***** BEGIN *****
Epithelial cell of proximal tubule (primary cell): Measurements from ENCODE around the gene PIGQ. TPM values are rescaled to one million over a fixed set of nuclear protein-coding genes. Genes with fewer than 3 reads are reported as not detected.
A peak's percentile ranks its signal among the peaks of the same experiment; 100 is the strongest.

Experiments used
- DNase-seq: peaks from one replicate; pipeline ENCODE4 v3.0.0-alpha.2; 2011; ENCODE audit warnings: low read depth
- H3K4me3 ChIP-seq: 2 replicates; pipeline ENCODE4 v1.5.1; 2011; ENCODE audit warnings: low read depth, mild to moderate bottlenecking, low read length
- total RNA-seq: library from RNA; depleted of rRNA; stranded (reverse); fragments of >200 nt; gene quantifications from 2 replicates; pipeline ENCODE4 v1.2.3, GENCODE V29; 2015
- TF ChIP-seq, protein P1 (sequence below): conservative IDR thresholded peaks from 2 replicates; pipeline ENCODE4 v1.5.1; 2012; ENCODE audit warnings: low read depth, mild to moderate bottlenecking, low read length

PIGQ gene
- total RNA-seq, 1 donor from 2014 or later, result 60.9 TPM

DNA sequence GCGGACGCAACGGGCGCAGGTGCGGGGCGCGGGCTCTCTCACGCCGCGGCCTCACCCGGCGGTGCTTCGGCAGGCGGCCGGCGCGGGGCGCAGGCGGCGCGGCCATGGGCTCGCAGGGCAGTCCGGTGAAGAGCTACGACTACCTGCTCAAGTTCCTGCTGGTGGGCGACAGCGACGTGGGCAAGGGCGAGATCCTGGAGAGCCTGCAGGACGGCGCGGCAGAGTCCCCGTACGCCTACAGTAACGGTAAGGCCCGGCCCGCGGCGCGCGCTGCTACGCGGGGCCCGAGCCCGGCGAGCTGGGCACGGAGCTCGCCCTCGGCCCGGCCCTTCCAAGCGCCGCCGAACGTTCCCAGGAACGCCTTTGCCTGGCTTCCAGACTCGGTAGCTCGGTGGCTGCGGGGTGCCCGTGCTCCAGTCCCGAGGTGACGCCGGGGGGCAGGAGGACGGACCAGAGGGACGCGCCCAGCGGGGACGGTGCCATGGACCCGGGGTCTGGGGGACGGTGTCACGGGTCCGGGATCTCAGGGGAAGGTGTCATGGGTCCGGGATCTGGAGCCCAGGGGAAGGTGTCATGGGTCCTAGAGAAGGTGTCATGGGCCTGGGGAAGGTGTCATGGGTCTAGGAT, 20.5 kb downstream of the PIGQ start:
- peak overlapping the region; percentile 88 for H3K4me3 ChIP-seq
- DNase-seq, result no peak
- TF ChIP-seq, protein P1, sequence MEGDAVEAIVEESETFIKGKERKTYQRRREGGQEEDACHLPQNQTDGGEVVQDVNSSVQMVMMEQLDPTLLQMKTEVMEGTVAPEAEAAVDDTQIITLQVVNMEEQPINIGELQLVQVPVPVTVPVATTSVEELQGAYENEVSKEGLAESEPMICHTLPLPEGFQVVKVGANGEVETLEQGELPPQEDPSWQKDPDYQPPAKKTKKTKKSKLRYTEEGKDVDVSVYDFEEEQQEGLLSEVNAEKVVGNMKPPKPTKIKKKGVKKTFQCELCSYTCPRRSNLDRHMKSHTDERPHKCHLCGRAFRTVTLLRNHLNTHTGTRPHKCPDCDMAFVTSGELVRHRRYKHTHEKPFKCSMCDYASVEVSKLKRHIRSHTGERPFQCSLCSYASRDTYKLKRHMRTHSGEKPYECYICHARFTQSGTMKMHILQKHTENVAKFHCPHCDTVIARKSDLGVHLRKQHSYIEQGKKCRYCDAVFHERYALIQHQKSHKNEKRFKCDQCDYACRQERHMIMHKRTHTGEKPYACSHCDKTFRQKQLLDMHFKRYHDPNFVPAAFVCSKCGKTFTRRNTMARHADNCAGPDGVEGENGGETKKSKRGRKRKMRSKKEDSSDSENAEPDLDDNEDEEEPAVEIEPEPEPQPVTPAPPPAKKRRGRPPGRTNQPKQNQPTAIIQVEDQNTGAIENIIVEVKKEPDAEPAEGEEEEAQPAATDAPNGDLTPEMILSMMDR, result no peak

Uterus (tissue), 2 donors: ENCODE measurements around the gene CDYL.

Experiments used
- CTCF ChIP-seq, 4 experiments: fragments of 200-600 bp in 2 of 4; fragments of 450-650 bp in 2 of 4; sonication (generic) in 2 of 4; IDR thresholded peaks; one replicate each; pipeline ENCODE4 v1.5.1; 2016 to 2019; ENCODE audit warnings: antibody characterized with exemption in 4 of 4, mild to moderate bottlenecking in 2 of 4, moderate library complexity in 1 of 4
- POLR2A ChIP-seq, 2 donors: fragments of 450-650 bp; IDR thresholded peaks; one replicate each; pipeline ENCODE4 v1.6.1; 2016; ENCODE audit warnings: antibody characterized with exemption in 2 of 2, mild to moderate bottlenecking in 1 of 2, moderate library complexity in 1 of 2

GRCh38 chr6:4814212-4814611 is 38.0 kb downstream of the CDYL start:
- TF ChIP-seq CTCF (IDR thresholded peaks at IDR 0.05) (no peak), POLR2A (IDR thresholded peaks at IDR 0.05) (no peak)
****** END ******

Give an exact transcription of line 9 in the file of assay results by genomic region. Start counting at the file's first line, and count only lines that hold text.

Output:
- total RNA-seq, 1 donor from 2014 or later, result 60.9 TPM